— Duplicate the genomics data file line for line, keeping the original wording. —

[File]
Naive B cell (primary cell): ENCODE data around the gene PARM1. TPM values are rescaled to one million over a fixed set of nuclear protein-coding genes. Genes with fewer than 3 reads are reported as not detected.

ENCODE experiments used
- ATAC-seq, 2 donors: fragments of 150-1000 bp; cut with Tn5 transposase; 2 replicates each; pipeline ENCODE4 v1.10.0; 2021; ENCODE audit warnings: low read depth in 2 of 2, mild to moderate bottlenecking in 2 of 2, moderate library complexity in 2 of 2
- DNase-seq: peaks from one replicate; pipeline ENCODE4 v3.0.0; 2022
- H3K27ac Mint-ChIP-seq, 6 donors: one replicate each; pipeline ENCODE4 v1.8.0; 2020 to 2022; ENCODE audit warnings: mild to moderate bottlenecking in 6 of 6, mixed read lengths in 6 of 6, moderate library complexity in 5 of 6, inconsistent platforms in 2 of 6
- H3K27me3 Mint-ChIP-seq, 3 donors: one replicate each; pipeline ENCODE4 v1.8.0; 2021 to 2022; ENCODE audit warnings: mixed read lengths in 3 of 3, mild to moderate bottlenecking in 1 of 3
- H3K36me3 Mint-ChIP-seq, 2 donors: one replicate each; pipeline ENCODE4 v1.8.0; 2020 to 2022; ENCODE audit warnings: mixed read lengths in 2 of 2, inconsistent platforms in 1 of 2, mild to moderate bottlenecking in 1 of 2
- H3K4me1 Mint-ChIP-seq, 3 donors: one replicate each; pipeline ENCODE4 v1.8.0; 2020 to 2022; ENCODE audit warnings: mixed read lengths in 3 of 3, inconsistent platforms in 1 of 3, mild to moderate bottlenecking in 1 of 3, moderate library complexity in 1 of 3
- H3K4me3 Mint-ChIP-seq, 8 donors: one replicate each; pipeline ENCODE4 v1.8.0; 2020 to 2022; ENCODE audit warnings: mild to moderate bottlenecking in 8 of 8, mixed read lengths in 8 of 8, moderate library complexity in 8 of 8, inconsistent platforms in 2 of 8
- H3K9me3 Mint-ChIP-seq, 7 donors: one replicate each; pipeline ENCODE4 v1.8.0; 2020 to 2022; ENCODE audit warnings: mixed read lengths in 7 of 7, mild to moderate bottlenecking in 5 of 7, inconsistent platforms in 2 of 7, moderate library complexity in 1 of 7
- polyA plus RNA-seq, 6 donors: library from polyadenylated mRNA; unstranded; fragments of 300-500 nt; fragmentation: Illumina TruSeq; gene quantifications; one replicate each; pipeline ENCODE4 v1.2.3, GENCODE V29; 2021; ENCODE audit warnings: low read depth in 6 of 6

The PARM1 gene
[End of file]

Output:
Naive B cell (primary cell): ENCODE data around the gene PARM1. TPM values are rescaled to one million over a fixed set of nuclear protein-coding genes. Genes with fewer than 3 reads are reported as not detected.

ENCODE experiments used
- ATAC-seq, 2 donors: fragments of 150-1000 bp; cut with Tn5 transposase; 2 replicates each; pipeline ENCODE4 v1.10.0; 2021; ENCODE audit warnings: low read depth in 2 of 2, mild to moderate bottlenecking in 2 of 2, moderate library complexity in 2 of 2
- DNase-seq: peaks from one replicate; pipeline ENCODE4 v3.0.0; 2022
- H3K27ac Mint-ChIP-seq, 6 donors: one replicate each; pipeline ENCODE4 v1.8.0; 2020 to 2022; ENCODE audit warnings: mild to moderate bottlenecking in 6 of 6, mixed read lengths in 6 of 6, moderate library complexity in 5 of 6, inconsistent platforms in 2 of 6
- H3K27me3 Mint-ChIP-seq, 3 donors: one replicate each; pipeline ENCODE4 v1.8.0; 2021 to 2022; ENCODE audit warnings: mixed read lengths in 3 of 3, mild to moderate bottlenecking in 1 of 3
- H3K36me3 Mint-ChIP-seq, 2 donors: one replicate each; pipeline ENCODE4 v1.8.0; 2020 to 2022; ENCODE audit warnings: mixed read lengths in 2 of 2, inconsistent platforms in 1 of 2, mild to moderate bottlenecking in 1 of 2
- H3K4me1 Mint-ChIP-seq, 3 donors: one replicate each; pipeline ENCODE4 v1.8.0; 2020 to 2022; ENCODE audit warnings: mixed read lengths in 3 of 3, inconsistent platforms in 1 of 3, mild to moderate bottlenecking in 1 of 3, moderate library complexity in 1 of 3
- H3K4me3 Mint-ChIP-seq, 8 donors: one replicate each; pipeline ENCODE4 v1.8.0; 2020 to 2022; ENCODE audit warnings: mild to moderate bottlenecking in 8 of 8, mixed read lengths in 8 of 8, moderate library complexity in 8 of 8, inconsistent platforms in 2 of 8
- H3K9me3 Mint-ChIP-seq, 7 donors: one replicate each; pipeline ENCODE4 v1.8.0; 2020 to 2022; ENCODE audit warnings: mixed read lengths in 7 of 7, mild to moderate bottlenecking in 5 of 7, inconsistent platforms in 2 of 7, moderate library complexity in 1 of 7
- polyA plus RNA-seq, 6 donors: library from polyadenylated mRNA; unstranded; fragments of 300-500 nt; fragmentation: Illumina TruSeq; gene quantifications; one replicate each; pipeline ENCODE4 v1.2.3, GENCODE V29; 2021; ENCODE audit warnings: low read depth in 6 of 6

The PARM1 gene